Taken together, these evidence support the immunogenic potential of sarcoma and provide the background for the investigation of ICI in this setting.

Available clinical data of immune checkpoint inhibitors in sarcomas
Despite the practice-changing results observed in patients with melanoma, non-small cell lung cancer, and other malignancies, less is known about the efficacy of ICI in sarcomas. While reports of activity of ipilimumab or anti-PD-1 agents against myxoid liposarcoma, ES, leiomyosarcoma, and so forth are available in the literature, few studies have examined ICI in a prospective manner and no randomized trials are available to date.68–70

The anti-CTLA-4 agent ipilimumab, given at 3 mg/kg every 21 days for three doses, was evaluated in a small phase II study that included six pretreated patients with synovial sarcoma.71 The primary endpoint of the study was to determine the objective response rate (ORR) as per Response Evaluation Criteria In Solid Tumors (RECIST) criteria following three doses of ipilimumab; secondary endpoints were to determine the clinical benefit rate (objective responses + stable disease), evaluate NY-ESO-1 specific immunity and safety. There were no objective responses or evidence of significant immune reactivity to NY-ESO-1; median time to tumor progression was 1.85 months (range 0.47–2.1 months) and the trial was terminated prematurely due to slow accrual and lack of activity.71 In a phase I, dose escalation trial of ipilimumab in pediatric patients with solid tumors, including 17 sarcoma patients, despite manageable toxicity, no objective responses were seen. Nevertheless, disease stabilization occurred in patients with osteosarcoma, clear cell sarcoma, and synovial sarcoma and an increased overall survival was seen in individuals with immune-related toxicities.72 Ipilimumab is also being investigated for patients with GIST in combination with tyrosine kinase inhibitors based on the immunologic “off-target” effects of imatinib and dasatinib previously described. In a recently published phase Ib trial that included 20 GIST patients and eight other sarcoma types, ipilimumab in combination with dasatinib was safely administered. Although no objective responses by RECIST or immunerelated response criteria (irRC) occurred, there were 7/13 partial responses by Choi criteria.73 Ipilimumab is also being evaluated in combination with imatinib in an ongoing phase I trial (NCT01738139).

Although still limited, data regarding the efficacy of PD-1 blockade in sarcomas start to emerge. Paoluzzi and colleagues reported the results of 28 patients (24 with STS and four with bone sarcomas) with advanced/ unresectable sarcomas treated with nivolumab 3 mg/kg every 2 weeks, through a patient assistance program from the manufacturer.74 Eighteen patients received concurrent pazopanib at 400–800 mg daily. Objective responses were seen in three cases: on dedifferentiated chondrosarcoma, one maxillary osteosarcoma, and one epithelioid sarcoma—of note, five patients developed grade 3–4 adverse events (colitis, pneumonitis, and elevation of aspartate transaminase [AST] and/or alanine transaminase [ALT]).74 The largest experience with PD-1 blockade in sarcomas, however, comes from the SARC-028, a prospective, nonrandomized, phase II trial, recently presented following a preliminary analysis. Pembrolizumab was administered at 200 mg given intravenously every 3 weeks to two concurrent arms: 40 patients were accrued in the STS cohort, with histologies limited to leiomyosarcoma (n=10), dedifferentiated liposarcoma (n=10), UPS (n=10), and synovial sarcoma (n=10), and 40 additional patients were included in the bone sarcoma arm (osteosarcoma, n=21; ES, n=13; dedifferentiated chondrosarcoma, n=6). The primary objective of the study was to determine the ORR as per RECIST criteria; secondary endpoints included safety/tolerability, overall survival, progression-free survival, correlation of pre-treatment PD-L1 expression with response, ORR by irRC and additional immunologic correlative studies.75 In the bone sarcoma arm, two objective responses were documented among 38 evaluable patients (ORR=5%; one patient with chondrosarcoma and one patient with osteosarcoma) and nine patients (24%) achieved stable disease as best response. There were no objective responses among ES patients. In the interim analysis, three patients in the STS arm had not reached the first scan assessment. Among 37 evaluable STS patients, seven achieved objective responses (ORR=19%), including 4/9 (44%) patients with UPS, 2/9 (22%) with dedifferentiated liposarcoma and 1/9 (11%) patients with synovial sarcoma; no objective responses occurred in the leiomyosarcoma arm. Stable disease was the best response in 15 patients (40%), and 15 additional patients (40%) developed progressive disease. Median PFS for the STS arm was 18 weeks, with an estimated 12-week PFS rate of 55%.75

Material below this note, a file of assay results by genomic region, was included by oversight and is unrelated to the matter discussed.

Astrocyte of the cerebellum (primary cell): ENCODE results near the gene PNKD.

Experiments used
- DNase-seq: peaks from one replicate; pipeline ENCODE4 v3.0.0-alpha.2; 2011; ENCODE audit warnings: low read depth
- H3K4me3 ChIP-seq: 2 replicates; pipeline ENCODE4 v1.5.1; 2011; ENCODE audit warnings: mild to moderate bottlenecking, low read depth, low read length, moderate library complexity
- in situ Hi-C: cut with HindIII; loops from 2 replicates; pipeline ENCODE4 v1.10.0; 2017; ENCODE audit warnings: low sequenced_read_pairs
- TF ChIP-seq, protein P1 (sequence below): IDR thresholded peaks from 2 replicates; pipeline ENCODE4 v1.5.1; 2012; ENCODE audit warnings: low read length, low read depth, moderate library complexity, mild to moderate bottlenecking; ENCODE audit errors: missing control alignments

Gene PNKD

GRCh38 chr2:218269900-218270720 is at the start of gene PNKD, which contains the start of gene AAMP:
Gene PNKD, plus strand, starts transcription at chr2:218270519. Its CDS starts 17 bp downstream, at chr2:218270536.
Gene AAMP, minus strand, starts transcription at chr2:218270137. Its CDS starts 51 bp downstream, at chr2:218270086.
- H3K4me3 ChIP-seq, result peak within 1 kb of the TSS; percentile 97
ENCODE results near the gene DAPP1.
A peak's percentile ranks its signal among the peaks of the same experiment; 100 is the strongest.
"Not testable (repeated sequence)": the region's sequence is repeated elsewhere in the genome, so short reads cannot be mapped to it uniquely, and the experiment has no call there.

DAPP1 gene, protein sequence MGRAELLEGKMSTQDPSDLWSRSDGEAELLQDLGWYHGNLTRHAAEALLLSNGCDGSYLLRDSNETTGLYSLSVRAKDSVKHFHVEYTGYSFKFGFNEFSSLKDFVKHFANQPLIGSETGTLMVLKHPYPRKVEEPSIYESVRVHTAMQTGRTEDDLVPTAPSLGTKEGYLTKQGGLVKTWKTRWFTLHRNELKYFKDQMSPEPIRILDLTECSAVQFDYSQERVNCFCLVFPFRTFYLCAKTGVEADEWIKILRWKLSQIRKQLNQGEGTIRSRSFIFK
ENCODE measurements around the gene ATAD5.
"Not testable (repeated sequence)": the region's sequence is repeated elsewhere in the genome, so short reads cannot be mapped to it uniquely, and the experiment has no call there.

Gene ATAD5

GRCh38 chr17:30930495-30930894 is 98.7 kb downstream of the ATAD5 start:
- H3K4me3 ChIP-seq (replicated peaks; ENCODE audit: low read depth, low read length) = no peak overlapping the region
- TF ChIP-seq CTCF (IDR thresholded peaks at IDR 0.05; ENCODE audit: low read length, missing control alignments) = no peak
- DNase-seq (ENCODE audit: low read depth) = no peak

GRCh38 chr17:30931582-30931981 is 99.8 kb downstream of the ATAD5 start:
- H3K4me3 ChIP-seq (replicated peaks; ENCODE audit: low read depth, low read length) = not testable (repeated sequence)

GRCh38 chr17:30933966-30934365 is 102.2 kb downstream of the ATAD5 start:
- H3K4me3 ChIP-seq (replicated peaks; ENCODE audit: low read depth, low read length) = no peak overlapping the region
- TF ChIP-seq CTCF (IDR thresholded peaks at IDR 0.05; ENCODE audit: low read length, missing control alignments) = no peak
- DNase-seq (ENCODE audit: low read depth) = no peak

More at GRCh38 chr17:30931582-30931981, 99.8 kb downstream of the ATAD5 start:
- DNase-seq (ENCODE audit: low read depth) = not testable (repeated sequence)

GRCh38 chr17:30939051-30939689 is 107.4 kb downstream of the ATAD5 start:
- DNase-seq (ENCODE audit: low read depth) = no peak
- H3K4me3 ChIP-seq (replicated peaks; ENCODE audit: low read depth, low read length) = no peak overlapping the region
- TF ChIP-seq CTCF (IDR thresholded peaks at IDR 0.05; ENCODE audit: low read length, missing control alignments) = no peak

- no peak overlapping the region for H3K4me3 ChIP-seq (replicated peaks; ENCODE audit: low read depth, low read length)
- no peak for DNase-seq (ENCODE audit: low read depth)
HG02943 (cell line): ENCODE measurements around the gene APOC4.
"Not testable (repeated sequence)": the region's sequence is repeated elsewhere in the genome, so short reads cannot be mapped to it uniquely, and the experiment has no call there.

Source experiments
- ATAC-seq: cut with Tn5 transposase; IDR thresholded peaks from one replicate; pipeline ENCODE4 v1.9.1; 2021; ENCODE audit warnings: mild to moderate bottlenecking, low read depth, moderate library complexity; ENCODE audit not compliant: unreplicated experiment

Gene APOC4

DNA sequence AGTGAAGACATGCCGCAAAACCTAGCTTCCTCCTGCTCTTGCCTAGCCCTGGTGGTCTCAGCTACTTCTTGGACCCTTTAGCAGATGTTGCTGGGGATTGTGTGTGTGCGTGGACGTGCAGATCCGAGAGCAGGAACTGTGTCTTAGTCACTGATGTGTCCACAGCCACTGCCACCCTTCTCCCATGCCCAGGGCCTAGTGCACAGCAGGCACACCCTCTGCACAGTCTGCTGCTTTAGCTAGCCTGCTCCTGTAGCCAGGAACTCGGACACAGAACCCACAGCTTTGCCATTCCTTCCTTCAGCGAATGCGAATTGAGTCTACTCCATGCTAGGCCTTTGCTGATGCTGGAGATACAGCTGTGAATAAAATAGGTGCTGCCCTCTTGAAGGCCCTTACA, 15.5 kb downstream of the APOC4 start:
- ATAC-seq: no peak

Despite occasional reports of objective responses,70,76the apparent lack of efficacy of PD-1 blockade in leiomyosarcomas was also suggested by another prospective study, in which nivolumab was administered at 3 mg/kg intravenously every 2 weeks to patients with metastatic leiomyosarcoma of uterine origin and at least one prior line of treatment. The trial was discontinued prematurely as no objective responses occurred among the first 12 enrolled patients after a median of five doses of nivolumab (range 2–6; median PFS 1.8 months). Of note, PD-L1 expression in tumor cells determined by immunohistochemistry was absent in the majority of tumor samples: among 10 archival tumor samples, one showed PD-L1 expression of 10% and one of 20%.77